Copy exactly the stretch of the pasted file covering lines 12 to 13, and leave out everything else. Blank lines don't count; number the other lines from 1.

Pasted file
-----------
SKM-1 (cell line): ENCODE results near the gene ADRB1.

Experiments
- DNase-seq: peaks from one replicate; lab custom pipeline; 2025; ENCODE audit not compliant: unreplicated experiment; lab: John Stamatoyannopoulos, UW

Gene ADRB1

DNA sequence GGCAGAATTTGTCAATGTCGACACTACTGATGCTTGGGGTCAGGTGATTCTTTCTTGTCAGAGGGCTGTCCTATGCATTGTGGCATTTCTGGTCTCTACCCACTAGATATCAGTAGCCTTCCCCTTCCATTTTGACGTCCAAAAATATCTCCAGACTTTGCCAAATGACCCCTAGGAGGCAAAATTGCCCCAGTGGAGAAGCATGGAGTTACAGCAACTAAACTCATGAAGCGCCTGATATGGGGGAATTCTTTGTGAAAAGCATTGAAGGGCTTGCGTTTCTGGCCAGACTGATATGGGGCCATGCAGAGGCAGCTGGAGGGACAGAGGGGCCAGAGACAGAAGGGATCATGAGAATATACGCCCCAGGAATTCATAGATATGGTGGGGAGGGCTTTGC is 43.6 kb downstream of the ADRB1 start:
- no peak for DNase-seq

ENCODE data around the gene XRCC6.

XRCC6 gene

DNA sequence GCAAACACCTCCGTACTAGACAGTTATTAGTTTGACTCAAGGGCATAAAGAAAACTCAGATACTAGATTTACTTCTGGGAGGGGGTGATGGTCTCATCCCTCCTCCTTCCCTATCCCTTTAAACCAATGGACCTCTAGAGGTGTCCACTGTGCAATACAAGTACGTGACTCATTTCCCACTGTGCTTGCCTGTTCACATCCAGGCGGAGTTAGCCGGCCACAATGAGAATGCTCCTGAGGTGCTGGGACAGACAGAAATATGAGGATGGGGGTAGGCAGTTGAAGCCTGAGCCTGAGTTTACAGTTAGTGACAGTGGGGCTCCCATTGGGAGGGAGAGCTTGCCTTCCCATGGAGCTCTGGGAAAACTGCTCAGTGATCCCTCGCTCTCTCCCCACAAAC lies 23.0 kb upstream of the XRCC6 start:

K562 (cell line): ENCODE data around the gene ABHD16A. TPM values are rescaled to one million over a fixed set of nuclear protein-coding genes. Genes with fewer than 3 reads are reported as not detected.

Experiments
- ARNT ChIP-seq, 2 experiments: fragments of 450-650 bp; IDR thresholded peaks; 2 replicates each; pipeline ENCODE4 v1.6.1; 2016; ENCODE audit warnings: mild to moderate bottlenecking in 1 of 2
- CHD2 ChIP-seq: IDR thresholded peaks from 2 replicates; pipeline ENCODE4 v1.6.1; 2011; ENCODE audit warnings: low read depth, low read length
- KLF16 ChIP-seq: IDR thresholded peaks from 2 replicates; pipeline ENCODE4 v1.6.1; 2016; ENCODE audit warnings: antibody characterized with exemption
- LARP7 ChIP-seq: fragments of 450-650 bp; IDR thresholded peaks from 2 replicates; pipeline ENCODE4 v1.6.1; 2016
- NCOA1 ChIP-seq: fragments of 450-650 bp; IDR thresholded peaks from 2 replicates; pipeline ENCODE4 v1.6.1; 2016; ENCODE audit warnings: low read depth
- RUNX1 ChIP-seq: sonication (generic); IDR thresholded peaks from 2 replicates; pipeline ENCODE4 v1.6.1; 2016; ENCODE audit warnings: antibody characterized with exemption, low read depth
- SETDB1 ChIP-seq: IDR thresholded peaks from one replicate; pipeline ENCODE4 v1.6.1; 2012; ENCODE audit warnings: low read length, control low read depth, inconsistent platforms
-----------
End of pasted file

- ARNT ChIP-seq, 2 experiments: fragments of 450-650 bp; IDR thresholded peaks; 2 replicates each; pipeline ENCODE4 v1.6.1; 2016; ENCODE audit warnings: mild to moderate bottlenecking in 1 of 2
- CHD2 ChIP-seq: IDR thresholded peaks from 2 replicates; pipeline ENCODE4 v1.6.1; 2011; ENCODE audit warnings: low read depth, low read length